Sites of interest on the World Wide Web–edited by Rick Neubig

Stem cells

The Viewpoint in this issue by Tsonis (pages 81–83) discusses a recent report of a chemical compound (reversine) that promotes the reversal of a myotube phenotype. This provides a potential new approach for the therapeutic use of stem cells derived from adult tissues. Clearly, a major ethical debate is underway in this country regarding different strategies for tissue engineering and cellular therapeutics. The International Society of Stem Cell Research has an excellent Web site that outlines news in stem cell studies ( In addition to their discussions of scientific issues related to this topic, they also have a page devoted to the Ethics of Human Embryonic Stem Cell Reseach, with links to a number of articles and perspectives ( An alternative view on embryonic stem cell research is also presented at

Given the publicity and controversy, many other sites provide information about stem cells. A University of Wisconsin biologist, James Thompson, reported the first human embryonic stem cells that opened this chapter in research. That University has a useful site with news and some good background information on various aspects of Embryonic Stem Cells ( as well as adult-derived stem cells. A site with a more popular focus (though getting a bit old) can be found from Time magazine’s presentation of The Stem Cell Debate ( For the offical government view, the NIH has a Web page on Stem Cell Information (, which includes information about stem cells in general as well as the list of lines officially sanctioned for use with NIH funds. The most recent contribution to the controversy in this area is the development of a number of new embryonic stem cell lines (without government funding) by Harvard researcher Douglas A. Melton ( These lines are being made available to researchers (see but for the moment, no federal funds can be used to study them.


Stem cell graphic courtesy of Douglas Melton.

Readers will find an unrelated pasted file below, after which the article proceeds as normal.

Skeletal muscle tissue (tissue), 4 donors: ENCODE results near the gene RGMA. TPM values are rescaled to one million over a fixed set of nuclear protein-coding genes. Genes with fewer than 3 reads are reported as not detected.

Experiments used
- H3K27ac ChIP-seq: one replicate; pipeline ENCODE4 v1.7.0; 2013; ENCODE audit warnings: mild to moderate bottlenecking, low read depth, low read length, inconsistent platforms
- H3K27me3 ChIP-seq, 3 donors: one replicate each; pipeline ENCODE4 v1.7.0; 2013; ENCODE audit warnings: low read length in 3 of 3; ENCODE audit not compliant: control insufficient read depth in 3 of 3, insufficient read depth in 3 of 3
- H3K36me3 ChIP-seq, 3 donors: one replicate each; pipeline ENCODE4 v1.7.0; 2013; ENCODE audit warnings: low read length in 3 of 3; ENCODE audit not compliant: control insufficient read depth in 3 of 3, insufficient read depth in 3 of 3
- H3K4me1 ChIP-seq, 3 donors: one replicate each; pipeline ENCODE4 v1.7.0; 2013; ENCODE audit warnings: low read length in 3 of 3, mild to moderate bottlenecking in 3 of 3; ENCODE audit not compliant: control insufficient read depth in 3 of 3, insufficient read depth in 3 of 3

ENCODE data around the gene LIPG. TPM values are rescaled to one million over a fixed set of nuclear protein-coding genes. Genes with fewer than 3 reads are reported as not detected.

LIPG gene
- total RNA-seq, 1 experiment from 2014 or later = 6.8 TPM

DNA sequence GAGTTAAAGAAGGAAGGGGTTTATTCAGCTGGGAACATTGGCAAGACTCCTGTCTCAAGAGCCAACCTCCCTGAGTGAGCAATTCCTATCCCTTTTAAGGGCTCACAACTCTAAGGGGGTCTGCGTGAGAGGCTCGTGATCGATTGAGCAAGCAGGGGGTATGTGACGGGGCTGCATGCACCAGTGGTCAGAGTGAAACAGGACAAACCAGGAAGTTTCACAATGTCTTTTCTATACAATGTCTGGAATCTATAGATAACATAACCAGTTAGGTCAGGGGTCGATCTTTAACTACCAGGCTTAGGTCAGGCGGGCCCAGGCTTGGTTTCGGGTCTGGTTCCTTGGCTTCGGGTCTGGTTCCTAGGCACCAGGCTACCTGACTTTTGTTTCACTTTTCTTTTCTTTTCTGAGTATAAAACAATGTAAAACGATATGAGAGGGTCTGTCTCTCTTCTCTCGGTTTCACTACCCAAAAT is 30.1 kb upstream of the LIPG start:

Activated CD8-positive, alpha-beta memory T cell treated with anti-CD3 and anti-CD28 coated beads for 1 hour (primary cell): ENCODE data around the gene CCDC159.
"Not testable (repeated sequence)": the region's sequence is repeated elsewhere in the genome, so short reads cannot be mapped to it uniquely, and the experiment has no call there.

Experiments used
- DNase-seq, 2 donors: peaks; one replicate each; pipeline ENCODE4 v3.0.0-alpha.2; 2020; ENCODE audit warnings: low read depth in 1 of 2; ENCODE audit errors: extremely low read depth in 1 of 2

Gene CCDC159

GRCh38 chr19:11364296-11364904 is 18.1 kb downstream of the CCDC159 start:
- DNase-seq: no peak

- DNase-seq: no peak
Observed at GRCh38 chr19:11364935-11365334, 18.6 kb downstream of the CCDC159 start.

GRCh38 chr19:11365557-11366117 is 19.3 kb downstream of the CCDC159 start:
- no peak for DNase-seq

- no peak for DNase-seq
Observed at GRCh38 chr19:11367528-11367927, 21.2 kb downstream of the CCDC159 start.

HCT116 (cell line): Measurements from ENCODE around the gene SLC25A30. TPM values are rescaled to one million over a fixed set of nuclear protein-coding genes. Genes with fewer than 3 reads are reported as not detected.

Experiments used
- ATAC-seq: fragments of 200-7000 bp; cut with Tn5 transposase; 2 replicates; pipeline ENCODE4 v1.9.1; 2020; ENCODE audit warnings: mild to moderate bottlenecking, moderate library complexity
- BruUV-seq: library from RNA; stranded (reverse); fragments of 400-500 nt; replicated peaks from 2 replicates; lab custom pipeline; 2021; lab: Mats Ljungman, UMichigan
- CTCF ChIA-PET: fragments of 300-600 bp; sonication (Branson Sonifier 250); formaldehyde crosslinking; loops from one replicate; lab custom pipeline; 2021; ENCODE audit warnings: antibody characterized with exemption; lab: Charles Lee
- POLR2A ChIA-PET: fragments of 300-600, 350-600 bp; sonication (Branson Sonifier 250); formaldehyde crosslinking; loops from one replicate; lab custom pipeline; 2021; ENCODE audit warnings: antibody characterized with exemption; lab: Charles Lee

Science policy

Another area of controversy recently has been questions about the degree to which public policy makers may be manipulating or interfering with scientific panels to foster particular viewpoints. One group that has for years raised scientific concerns about public decision making is the Union of Concerned Scientists ( They devote significant space on their site to recent concerns raised by scientists that their opinions are being stifled. A section devoted to Restoring Scientific Integrity has been added recently ( In addition to scientists raising concerns, even members of Congress have raised related concerns of Politics & Science ( It is clear that partisan politics may contribute to the noise in this arena but the number of recent news reports on this topic is unusual. Finally, the AAAS has number of projects and publications about Science & Policy Programs (


This month’s interview with Nobel Laureate Robert Furchgott (pages 74–78) suggests a tour of the Nobel e-Museum ( The site includes the history of the Nobel Prize and names of all winners. For fun, you can play games, see simulations, or even take a virtual stroll around the Karolinska Nobel Forum where the prize in Physiology or Medicine is decided.

Ever been left to wonder over an obscure medical acronym? Check out the Medi Lexicon (; formerly Pharma-Lexicon). It will help you find out about medical abbreviations, pharmaceutical companies, clinical trials, etc. It has a very long list of possible searches that initiate your query on other sites that specialize in those areas. This site may be one of the best “Swiss army knife” locations for finding information about drugs and medical topics.

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